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Letter From the September 2006 Civil War Times Magazine

Originally published on HistoryNet.com. Published Online: August 31, 2006 
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The Underdog Days of Summer

America loves an underdog, for obvious reasons. After all, we were an underdog from the second when feet hit the shore at Jamestown. If you were taking bets around the rest of the world on the prospect of America's survival before, during and after the Revolution, you would have found most wagers piling up on the side of a snowball's chance in hell. Far-flung colonies of farmers and merchants fighting a war against the most powerful nation on the planet while struggling to establish — and maintain — a government of the people, by the people, for the people? Preposterous.

Our fascination with the underdog helps explain why the Army of Northern Virginia might be the most famous combat force in American history — and why respect for this outfit runs deep on both sides of the Mason-Dixon Line. Here was an army that was constantly outmanned, outgunned and undersupplied, but still managed to post a list of incredible victories.

One of the army's most impressive performances won't be found on that list — in fact, it was considered a defeat from some perspectives. Yet Robert E. Lee's men reminded the Yankees on the ridges around Sharpsburg, Md., that size, supply and fortuitous discoveries of informative cigar wrappers don't always translate into victory on the battlefield. If you weren't already impressed that the Confederates were able to stand toe-to-toe with the Federals on September 17, 1862, despite the daunting odds they faced, you probably will be after reading Ted Alexander's illuminating "tale of the tape," which begins on the following page.

We should be careful, though — as Alexander is — not to fall into the same old clichés about the hapless Army of the Potomac with its bumbling generals and the invincible Army of Northern Virginia commanded by men who could walk on water, then turn that water into wine. The fact is, the Army of the Potomac gained honor for itself on that field too. The bloody struggle at places like the Cornfield and the Sunken Road made it abundantly clear to the rest of the world that Americans could stand up and fight in epic battles just as well as any of the superpowers at that time. The tragic irony, of course, is that these two great American armies were proving their mettle against one another.

Alexander pulls the curtain open a little more on George McClellan's new Army of the Potomac, and makes it clear that the numbers don't tell the entire story. For example, statistics don't tell you about the relative disarray of the army's high command at the time. They will show that a significant number of McClellan's men were new recruits and replacements, but they don't convey the effect of having multiple corps commanders who were new to that level of command, or the impact of losing strong division commanders like Jesse Reno, Isaac Stevens and Philip Kearny just prior to the battle. Once the shooting started on the morning of the 17th, corps, division and brigade commanders quickly started getting killed or wounded — exacerbating the leadership upheaval. Granted, armies have faced those problems throughout history, but McClellan and the Army of the Potomac have not gotten much benefit of the doubt from armchair generals, then or now, where Antietam is concerned.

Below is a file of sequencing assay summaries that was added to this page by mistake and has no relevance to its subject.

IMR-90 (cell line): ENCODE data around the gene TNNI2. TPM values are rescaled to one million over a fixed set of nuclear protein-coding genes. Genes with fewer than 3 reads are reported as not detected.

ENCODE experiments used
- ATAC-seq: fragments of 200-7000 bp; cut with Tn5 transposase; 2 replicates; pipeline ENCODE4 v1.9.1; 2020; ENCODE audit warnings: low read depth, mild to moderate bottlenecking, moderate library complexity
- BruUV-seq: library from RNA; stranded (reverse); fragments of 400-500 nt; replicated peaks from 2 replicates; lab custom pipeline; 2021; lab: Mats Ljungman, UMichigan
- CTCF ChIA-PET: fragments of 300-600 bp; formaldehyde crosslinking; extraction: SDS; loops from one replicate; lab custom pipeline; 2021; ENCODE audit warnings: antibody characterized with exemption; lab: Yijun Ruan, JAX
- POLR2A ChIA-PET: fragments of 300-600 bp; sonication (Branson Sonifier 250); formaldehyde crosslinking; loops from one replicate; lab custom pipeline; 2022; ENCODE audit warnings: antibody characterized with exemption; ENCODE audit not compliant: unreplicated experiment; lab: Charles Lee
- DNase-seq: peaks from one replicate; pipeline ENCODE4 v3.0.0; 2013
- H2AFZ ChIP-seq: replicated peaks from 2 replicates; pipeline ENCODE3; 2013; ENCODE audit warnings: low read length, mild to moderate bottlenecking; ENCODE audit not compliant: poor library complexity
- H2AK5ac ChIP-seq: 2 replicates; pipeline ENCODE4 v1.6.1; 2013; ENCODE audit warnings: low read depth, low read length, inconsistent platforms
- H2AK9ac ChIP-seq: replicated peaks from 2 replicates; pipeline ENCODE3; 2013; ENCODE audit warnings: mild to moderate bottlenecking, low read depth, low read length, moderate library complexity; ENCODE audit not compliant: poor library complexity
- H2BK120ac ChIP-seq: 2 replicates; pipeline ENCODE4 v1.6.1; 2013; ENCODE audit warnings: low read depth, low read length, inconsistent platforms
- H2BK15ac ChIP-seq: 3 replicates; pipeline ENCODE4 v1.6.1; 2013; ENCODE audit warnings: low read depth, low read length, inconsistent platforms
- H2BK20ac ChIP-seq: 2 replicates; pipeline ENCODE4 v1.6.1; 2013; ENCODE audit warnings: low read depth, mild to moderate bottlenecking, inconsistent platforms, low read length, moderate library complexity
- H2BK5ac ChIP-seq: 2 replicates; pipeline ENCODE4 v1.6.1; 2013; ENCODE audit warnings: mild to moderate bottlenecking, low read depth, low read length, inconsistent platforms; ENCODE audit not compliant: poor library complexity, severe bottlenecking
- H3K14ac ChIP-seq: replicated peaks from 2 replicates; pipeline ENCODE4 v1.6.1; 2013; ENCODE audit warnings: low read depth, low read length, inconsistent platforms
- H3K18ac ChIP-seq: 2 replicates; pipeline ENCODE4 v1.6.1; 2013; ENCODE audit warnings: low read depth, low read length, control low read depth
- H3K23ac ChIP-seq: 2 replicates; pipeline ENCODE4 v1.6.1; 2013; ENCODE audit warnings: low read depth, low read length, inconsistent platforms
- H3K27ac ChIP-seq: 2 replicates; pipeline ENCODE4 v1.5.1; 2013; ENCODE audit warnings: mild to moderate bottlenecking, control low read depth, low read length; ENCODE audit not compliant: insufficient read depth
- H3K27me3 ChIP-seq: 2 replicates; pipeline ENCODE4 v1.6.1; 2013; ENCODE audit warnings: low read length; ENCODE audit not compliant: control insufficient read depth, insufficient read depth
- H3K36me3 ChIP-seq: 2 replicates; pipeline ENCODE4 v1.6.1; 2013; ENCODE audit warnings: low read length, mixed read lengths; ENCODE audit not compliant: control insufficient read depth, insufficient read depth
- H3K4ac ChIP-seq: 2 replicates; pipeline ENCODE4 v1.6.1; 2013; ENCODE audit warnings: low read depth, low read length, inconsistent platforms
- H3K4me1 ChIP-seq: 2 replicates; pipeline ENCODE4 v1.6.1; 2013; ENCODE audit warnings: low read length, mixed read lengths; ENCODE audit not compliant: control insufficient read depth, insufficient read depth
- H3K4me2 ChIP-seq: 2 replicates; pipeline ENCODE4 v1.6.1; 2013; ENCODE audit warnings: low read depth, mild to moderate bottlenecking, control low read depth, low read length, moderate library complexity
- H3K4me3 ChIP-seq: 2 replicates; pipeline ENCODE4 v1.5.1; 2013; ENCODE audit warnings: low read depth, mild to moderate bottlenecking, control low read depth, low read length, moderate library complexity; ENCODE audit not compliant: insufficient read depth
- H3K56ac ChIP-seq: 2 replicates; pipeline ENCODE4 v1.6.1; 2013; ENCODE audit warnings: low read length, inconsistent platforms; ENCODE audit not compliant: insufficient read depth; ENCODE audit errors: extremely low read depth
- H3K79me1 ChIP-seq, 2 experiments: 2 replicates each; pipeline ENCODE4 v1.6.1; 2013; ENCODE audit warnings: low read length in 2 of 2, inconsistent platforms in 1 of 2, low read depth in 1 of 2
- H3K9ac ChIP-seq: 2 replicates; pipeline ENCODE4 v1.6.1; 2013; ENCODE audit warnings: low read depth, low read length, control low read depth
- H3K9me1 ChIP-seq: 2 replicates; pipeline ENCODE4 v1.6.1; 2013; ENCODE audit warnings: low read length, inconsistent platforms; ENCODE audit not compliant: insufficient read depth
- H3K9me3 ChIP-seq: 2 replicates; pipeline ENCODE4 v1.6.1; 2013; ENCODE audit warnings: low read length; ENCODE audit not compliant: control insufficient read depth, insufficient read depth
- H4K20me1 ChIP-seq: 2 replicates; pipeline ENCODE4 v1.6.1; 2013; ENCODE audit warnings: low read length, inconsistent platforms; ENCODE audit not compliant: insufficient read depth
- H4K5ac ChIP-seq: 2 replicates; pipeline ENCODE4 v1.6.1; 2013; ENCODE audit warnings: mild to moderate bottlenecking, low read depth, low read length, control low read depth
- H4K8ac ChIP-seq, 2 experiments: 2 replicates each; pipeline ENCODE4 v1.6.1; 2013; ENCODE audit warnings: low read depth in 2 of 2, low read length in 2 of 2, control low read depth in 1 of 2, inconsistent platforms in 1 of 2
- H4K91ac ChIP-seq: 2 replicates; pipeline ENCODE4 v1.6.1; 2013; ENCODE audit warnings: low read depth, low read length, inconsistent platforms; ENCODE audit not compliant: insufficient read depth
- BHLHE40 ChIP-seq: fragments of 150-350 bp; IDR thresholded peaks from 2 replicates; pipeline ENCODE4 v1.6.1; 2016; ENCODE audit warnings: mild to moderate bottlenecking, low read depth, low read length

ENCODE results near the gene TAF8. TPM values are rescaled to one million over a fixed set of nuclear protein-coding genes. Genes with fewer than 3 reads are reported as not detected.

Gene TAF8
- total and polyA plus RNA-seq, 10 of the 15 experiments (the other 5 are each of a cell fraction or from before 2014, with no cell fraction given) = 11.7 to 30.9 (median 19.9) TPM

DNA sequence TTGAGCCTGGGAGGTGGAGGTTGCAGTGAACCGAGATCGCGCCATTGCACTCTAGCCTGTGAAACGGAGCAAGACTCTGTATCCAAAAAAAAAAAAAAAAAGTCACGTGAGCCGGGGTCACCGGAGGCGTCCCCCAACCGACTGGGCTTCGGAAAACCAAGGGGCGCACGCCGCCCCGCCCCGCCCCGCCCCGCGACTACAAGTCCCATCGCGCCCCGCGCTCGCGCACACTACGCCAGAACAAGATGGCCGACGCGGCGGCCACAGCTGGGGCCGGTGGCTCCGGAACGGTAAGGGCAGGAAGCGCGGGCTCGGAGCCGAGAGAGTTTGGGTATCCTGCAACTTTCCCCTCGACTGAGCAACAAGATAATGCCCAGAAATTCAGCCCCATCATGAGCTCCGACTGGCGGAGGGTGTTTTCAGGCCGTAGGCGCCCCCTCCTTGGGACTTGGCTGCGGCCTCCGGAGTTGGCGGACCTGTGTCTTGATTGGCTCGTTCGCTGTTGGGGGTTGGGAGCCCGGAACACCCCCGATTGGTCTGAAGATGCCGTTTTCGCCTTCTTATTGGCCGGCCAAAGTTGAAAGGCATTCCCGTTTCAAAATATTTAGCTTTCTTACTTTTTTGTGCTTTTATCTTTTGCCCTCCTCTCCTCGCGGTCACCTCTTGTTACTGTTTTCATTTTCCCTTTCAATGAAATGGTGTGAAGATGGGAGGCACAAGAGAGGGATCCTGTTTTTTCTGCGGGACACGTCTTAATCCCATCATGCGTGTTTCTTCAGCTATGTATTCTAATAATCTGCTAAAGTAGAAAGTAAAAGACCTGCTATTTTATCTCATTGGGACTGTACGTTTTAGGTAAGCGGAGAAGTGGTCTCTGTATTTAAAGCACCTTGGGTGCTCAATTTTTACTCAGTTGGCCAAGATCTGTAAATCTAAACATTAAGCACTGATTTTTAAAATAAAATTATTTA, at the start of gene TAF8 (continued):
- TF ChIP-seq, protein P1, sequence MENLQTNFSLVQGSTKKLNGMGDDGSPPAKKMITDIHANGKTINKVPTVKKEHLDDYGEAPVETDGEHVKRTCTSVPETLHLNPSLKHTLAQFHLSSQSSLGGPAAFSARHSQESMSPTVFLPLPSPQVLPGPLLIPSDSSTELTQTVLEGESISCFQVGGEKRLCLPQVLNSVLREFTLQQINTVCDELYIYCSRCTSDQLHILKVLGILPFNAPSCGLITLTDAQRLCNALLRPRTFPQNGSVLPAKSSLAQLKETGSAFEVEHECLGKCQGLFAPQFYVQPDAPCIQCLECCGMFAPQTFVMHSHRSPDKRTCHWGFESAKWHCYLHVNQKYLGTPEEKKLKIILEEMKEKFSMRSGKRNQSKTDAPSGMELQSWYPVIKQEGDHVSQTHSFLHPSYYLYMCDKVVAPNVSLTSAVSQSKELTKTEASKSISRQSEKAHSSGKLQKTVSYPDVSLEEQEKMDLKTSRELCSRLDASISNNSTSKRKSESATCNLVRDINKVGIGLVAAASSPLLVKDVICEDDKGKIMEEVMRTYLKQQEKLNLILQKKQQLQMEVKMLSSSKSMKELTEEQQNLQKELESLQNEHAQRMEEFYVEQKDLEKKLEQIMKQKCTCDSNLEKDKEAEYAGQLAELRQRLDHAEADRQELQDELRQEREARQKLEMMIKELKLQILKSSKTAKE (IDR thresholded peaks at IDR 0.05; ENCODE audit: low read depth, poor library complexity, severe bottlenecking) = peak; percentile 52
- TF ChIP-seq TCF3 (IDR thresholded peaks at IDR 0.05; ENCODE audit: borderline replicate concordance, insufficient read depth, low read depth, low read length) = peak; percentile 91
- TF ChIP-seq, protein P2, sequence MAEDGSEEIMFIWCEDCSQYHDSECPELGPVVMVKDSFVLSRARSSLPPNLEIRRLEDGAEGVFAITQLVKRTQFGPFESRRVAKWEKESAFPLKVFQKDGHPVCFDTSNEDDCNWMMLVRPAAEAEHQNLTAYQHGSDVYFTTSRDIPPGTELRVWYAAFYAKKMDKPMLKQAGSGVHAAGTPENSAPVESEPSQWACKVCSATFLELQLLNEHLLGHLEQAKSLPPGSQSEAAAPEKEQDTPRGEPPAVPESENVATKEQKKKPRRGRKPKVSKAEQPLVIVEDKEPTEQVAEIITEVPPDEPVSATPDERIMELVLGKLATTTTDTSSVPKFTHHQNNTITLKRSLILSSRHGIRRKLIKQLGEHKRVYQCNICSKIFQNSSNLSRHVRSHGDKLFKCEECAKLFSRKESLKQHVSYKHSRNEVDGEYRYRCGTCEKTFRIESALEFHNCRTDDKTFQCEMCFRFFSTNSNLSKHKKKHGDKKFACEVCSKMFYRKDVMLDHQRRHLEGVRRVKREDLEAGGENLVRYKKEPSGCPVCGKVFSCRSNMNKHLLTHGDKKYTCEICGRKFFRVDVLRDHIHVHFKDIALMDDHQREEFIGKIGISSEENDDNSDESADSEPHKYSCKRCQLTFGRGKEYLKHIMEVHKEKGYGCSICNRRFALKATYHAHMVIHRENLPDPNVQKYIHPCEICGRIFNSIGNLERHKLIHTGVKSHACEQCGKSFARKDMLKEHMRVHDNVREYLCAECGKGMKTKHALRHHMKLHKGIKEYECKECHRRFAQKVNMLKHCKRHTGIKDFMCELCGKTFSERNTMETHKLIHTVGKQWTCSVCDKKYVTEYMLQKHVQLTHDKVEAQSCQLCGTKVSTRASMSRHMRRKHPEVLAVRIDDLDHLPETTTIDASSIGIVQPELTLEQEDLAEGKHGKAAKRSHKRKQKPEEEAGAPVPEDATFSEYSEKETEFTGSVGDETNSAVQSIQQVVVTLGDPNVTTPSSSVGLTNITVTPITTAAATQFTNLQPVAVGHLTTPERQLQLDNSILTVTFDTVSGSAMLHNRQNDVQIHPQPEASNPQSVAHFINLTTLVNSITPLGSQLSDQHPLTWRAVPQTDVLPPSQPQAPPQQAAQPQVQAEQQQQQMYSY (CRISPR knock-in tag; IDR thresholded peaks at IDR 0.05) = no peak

Nonetheless, it's a safe bet — make that a sure thing — that there isn't a commander on the planet who wouldn't want to go into a campaign with twice as many men, significant advantages in weaponry and other materiel and a copy of his enemies' plans detailing the dispersion of their forces across a wide area. On paper, Antietam should have been an overwhelming Union victory — but then battles aren't fought on paper. Statistics can fail to portray strengths as well as weaknesses, and they won't tell you how determined and gutsy that small, poorly supplied Confederate army was at Sharpsburg. They won't tell you the extent to which Lee had already gotten inside McClellan's head and stripped him of his self-confidence. Sure, the Army of Northern Virginia was an underdog at Antietam — but with underdogs like that, I wouldn't want to be a favorite.



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